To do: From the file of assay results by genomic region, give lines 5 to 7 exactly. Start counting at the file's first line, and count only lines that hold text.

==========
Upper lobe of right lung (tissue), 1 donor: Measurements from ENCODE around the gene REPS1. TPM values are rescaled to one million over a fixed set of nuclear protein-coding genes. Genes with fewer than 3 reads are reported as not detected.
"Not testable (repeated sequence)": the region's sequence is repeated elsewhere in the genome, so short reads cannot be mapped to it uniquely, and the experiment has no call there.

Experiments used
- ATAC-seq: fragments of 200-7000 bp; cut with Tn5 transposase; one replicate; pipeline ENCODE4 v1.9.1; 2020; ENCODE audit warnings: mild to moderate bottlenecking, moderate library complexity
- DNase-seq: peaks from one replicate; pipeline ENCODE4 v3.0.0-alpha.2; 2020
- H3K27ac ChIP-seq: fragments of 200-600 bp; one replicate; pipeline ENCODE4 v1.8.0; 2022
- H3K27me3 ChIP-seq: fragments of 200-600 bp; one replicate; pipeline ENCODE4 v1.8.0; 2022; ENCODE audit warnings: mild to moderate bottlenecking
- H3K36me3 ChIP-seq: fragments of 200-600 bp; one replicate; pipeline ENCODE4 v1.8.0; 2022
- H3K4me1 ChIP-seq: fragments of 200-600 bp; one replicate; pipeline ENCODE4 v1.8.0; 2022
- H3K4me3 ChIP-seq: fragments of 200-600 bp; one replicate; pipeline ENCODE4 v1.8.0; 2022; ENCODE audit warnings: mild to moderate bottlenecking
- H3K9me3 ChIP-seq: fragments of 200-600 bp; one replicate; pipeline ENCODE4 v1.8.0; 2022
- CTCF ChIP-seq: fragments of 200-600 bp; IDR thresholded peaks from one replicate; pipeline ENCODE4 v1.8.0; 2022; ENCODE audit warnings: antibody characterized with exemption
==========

- DNase-seq: peaks from one replicate; pipeline ENCODE4 v3.0.0-alpha.2; 2020
- H3K27ac ChIP-seq: fragments of 200-600 bp; one replicate; pipeline ENCODE4 v1.8.0; 2022
- H3K27me3 ChIP-seq: fragments of 200-600 bp; one replicate; pipeline ENCODE4 v1.8.0; 2022; ENCODE audit warnings: mild to moderate bottlenecking